I’ll check back on this in the future, but for now (for me) it doesn’t seem very compelling (and I had high hopes of an awesome JXTA-based application).

Using ‘War’ to Sell More Arms To The World

Apparently the US and Britain are taking some flack for staging a huge arms exhibition in London and using the Iraq war as a sales point:

The spokesman said the invasion and occupation of Iraq had been “good news” for the major arms companies.

“It has allowed them to label their arms as battle-tested and provided them with promotional material for their missiles, bombs, fighter aircraft, artillery, tanks and armoured vehicles.

“They will be marketing their weapons to countries with the full support of the UK Government and the perverse promotional assistance provided by Iraq.”

I suppose there is nothing to keep this sort of thing from happening, but it does have that sort of perverse quality to it as if Louisville Slugger said ‘look at how well our baseball bats cracked skulls at the last riot’.

Not surprisingly, these same activities went on during previous hostilities in the Middle East.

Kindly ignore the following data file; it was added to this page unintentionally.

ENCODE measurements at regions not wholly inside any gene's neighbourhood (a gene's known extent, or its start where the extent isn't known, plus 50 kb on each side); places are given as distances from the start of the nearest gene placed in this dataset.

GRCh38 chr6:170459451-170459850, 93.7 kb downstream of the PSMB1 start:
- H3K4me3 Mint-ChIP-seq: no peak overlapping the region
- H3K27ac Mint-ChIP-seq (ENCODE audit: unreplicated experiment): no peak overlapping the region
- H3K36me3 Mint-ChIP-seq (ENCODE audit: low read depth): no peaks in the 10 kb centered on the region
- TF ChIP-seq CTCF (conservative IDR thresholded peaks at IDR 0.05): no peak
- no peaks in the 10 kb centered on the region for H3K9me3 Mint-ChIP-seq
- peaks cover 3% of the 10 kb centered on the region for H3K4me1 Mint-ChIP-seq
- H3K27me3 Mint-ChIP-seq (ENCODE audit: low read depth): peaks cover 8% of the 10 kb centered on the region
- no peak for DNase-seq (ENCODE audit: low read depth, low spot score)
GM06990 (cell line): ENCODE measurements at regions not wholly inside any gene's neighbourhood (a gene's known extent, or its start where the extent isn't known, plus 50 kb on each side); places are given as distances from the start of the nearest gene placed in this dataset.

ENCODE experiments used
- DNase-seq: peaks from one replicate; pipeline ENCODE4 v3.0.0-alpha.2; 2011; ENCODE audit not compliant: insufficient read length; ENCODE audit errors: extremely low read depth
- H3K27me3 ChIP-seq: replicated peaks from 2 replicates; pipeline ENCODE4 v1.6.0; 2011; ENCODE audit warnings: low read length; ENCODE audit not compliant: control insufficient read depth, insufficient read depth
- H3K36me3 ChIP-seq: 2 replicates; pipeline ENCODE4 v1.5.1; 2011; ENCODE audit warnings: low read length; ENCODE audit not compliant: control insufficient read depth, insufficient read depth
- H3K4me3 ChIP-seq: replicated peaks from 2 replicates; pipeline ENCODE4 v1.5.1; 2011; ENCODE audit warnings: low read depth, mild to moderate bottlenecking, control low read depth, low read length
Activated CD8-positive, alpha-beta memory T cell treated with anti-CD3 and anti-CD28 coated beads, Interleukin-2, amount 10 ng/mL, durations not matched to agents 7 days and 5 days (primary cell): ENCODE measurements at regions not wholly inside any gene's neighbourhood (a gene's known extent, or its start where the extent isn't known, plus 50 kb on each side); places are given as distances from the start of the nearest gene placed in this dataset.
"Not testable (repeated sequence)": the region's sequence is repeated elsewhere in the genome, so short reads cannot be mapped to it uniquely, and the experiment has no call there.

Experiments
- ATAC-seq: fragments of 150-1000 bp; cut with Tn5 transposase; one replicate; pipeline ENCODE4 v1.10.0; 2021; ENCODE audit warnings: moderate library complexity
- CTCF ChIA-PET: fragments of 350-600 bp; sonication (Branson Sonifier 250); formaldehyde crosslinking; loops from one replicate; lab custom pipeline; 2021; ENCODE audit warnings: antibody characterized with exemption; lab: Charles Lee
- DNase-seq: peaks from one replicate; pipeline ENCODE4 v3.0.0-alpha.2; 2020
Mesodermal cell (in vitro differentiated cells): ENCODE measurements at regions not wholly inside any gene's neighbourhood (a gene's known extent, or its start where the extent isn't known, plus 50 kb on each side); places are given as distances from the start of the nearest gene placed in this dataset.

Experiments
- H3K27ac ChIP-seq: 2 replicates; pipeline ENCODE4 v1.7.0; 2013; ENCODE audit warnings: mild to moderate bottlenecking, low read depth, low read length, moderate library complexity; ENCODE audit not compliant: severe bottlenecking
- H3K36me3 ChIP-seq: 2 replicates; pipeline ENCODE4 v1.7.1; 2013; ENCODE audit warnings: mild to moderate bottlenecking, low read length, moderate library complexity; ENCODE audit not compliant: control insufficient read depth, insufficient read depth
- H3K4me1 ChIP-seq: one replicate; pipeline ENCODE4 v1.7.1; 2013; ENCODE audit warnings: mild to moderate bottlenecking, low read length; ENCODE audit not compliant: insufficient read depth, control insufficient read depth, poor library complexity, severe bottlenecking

Nokia 6682, Finally

It looks like Cingular has finally (and quietly) released the long awaited Nokia 6682 with a sticker price of $299. I still think that this a better all around phone than the hyped up ‘iTunes Phone’ (aka Motorola ROKR E1).

Considering that I have only had my 6620 since early July (and have been completely happy with it aside from the low resolution of the camera), I think I will wait a bit and see if Cingular drops the price (as they always do). No need in paying the first mover penalty as many people did with the Motorola RAZR when it first came out. Besides, getting my 6620 through Amazon and cashing in on the rebates at the time, I basically earned $25 dollars in buying the phone.